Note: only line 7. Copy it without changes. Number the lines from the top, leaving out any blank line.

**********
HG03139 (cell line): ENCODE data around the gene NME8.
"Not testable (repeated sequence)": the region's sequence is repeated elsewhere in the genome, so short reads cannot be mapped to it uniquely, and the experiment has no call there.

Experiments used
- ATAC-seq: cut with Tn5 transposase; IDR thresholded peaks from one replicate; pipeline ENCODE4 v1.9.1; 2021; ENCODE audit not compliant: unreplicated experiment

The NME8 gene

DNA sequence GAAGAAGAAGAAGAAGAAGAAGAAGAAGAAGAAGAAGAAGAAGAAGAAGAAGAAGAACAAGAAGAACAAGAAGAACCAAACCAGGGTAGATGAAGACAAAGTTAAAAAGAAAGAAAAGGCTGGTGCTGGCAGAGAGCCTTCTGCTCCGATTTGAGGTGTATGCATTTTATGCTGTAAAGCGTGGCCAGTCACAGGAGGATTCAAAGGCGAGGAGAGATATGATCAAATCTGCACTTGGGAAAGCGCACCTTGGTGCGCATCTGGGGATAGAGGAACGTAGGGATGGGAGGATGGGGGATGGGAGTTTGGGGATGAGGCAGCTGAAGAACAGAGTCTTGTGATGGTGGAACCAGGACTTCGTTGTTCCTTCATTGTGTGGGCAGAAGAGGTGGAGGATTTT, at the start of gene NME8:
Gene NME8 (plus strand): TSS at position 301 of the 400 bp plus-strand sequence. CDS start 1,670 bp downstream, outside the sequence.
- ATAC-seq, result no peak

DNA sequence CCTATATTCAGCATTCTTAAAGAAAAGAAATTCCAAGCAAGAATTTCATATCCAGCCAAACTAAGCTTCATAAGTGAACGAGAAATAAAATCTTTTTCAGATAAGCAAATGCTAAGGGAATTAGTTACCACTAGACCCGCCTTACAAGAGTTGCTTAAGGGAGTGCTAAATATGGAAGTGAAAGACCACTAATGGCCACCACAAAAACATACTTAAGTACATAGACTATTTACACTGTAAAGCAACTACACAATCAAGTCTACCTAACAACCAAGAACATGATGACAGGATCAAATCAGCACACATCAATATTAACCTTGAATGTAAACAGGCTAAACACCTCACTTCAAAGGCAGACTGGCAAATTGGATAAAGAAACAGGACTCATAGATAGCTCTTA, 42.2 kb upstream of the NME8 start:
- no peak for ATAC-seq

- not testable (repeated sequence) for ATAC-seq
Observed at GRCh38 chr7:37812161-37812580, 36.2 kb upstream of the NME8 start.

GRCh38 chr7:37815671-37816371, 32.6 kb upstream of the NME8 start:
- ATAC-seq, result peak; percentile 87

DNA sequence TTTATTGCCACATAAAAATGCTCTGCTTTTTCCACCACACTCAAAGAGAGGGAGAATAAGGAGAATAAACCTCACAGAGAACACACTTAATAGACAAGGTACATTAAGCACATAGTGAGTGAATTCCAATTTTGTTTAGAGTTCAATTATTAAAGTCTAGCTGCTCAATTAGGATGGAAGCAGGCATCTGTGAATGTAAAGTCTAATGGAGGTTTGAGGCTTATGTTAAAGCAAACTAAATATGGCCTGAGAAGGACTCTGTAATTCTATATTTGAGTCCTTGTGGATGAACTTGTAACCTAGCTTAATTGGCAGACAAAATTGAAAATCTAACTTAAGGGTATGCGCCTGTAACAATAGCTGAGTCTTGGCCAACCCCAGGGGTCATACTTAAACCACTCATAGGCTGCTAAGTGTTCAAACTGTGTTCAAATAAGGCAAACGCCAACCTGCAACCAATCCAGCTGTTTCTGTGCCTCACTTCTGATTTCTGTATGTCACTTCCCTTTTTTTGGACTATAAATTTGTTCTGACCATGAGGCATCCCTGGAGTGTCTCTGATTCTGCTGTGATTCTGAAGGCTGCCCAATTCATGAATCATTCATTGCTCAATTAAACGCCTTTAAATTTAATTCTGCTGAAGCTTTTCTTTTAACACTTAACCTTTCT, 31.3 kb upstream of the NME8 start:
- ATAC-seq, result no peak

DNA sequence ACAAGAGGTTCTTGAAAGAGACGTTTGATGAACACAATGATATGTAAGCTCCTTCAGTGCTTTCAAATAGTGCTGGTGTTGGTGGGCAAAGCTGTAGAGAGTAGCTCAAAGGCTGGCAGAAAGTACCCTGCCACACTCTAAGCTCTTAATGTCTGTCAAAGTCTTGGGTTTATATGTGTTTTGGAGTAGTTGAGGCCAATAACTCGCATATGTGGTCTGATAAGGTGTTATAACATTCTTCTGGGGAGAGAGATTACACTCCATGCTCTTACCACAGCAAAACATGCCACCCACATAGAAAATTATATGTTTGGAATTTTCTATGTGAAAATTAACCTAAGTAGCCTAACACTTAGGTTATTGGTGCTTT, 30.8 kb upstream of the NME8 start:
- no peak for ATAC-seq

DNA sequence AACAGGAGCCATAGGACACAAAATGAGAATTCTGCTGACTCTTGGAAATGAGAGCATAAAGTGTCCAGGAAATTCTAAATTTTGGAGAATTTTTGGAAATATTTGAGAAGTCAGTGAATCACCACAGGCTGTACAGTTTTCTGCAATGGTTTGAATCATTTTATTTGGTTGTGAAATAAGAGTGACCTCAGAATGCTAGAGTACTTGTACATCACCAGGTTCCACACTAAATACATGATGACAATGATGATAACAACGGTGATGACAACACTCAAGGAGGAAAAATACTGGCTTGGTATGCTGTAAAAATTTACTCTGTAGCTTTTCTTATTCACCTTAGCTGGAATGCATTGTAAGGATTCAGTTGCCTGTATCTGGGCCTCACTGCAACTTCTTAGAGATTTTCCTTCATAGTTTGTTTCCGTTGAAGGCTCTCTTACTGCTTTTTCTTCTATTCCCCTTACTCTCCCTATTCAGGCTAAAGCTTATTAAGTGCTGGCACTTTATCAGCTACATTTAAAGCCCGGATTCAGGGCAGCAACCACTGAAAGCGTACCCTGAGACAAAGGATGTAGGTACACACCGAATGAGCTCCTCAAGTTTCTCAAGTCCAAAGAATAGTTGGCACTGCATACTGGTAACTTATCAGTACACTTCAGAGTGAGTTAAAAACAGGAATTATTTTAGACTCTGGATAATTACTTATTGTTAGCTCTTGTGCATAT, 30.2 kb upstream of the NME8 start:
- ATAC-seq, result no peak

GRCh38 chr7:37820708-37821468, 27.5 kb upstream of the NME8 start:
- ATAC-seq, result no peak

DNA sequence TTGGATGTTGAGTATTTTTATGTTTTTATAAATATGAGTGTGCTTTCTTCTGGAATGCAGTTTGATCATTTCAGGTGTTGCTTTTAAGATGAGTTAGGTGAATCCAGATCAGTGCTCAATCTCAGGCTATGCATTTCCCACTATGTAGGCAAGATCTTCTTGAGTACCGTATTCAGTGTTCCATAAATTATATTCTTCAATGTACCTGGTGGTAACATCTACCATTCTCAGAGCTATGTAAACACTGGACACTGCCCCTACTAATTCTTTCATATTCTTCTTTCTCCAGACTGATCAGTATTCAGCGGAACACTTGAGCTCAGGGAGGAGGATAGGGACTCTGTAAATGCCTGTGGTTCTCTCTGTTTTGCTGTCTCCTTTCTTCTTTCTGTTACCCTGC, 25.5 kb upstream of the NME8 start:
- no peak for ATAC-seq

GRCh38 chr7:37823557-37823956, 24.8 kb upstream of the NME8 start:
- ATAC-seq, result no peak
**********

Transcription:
Gene NME8 (plus strand): TSS at position 301 of the 400 bp plus-strand sequence. CDS start 1,670 bp downstream, outside the sequence.